Gold Star mom brings meaning to son’s death
While Staff Sgt. Sean Diamond wasn’t from Carson Valley, he loved getting his mother’s care packages postmarked from here while he was overseas.
On Friday, Gardnerville resident Sally Wiley will observe the 10th anniversary of Diamond’s death in southern Iraq and of the care package program she began in his memory
“My husband Michael and I have been doing care packages for 10 years this year out of our garage, and with an enormous amount of generous people helping in many ways,” she said.
Diamond was killed by an improvised explosive device on Feb. 15, 2009, while serving his third tour as an Army engineer. He would have been 41 on March 17.
He was supposed to go home on leave, but never made it.
“I made the decision after he was killed to ‘not be bitter, but to be better,’” Wiley said. “Sean loved his men and and loved his care packages, so I decided, since I no longer had him to send care packages to, I would start sending care packages to those who were and are still serving.”
Wiley said that Friday marks a decade since she and husband Michael started sending Troop Care Packages to service personnel stationed overseas, with the help of many friends and volunteers.
“I could not begin to name them all,” she said. “It also been a healing process for me as well, which I did not anticipate at the time, and for which am still grateful.”
Wiley said they’ve prepared and mailed 288 care packages in 2018, with postage running $5,011.20.
She said they’ve mailed 1,729 care packages over the past 10 years at a cost of $30,084.60.
“We have a wonderful, loyal, great, giving, group of amazing people I am proud to call my friends, who help with pre-packing, organizing and those who continually help on packing days,” she said. “We send packages six times a year for Valentine’s Day, Easter, Fourth of July, August, just because, Halloween and Christmas.”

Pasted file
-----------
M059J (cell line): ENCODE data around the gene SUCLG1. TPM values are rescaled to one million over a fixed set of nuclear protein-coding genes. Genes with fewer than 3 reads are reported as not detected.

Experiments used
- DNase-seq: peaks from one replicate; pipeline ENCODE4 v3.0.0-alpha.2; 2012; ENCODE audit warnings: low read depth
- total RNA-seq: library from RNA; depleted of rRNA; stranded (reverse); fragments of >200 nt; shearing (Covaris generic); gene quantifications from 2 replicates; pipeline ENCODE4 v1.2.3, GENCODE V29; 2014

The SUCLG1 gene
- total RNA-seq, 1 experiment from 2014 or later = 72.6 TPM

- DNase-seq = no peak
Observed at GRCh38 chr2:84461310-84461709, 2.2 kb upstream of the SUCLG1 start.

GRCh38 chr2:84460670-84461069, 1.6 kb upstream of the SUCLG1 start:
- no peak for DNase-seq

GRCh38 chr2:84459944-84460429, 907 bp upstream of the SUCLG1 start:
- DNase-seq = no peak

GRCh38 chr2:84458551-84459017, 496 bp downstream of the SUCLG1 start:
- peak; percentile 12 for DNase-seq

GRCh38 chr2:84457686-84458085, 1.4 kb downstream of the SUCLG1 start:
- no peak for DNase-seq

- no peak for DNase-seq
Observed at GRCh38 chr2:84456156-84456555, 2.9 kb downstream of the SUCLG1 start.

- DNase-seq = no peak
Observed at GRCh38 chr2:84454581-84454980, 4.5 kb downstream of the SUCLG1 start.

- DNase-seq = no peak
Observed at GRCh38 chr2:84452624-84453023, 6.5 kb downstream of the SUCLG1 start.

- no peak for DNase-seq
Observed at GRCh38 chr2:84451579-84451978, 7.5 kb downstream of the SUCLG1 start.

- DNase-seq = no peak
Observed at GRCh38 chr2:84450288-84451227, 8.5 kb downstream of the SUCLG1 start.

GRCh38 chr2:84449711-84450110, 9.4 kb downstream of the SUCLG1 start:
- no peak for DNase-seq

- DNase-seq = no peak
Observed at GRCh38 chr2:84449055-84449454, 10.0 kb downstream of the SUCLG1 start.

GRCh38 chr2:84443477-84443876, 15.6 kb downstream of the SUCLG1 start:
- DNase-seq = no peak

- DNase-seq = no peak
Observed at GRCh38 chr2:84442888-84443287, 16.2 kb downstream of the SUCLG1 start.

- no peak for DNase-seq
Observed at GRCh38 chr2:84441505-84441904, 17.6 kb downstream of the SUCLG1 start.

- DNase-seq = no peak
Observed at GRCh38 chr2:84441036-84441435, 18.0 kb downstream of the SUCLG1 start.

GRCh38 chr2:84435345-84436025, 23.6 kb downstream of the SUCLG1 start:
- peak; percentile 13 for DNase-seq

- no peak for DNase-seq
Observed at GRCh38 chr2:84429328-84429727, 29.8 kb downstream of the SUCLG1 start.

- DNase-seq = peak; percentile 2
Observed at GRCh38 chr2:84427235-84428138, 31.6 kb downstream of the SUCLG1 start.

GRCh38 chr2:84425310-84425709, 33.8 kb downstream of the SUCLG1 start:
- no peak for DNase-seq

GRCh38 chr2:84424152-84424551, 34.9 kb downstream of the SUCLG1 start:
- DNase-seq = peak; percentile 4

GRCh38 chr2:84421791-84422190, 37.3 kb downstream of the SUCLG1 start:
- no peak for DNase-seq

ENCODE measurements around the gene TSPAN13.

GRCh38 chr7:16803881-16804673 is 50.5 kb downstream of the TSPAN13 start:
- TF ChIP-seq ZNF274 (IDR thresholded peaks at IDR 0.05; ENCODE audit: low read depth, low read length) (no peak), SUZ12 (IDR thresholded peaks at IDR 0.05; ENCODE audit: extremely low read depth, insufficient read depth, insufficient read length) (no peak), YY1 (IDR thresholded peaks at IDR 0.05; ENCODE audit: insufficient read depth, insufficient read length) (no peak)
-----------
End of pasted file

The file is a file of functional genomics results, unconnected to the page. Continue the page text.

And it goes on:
They’ve prepared and sent out 40 Valentines Day packages at a cost of $696.
“It all works because of people, who, for one reason or another know what we do, and offer to help, by donating funds (especially for the postage to send the packages), all the items, homemade cookies etc., and those who actually do the packing of the boxes,” she said. “We have friends, friends of friends of people in Douglas County, Carson City, Reno, Elko, and especially the members of Honor Flight Nevada, the VFW, other veterans organizations plus numerous other organizations and clubs, who have kept us going all these years.”
She said husband Michael does all the accounting for the project.
“Just imagine how many of our heroes over the past nine years (and one mailing this year) have received those packages from home, because I lost my son, and because of the generosity of love, time, effort, and involvement off all those mentioned above, they receive their care packages from the heart of Nevadans.”
Wiley thanked everyone who has participated in the care package project.
“Please know, from the bottom of my heart, that what we do together as a team, running as a well oiled machine, is something for which I will be eternally grateful,” she said.
A reserve in Camp Parks, Calif., Diamond volunteered to go just before the war started.
Diamond spent his first tour readying equipment in Germany before heading into Iraq with a Marine unit. He spent almost a year at the Saddam Hussein Airport building.
“Sean has four children, three in college and one in high school, a wife, an identical twin and a younger brother, many family members and many friends all over, including Nevada, who will never forget him for his sacrifice for his family and his country.”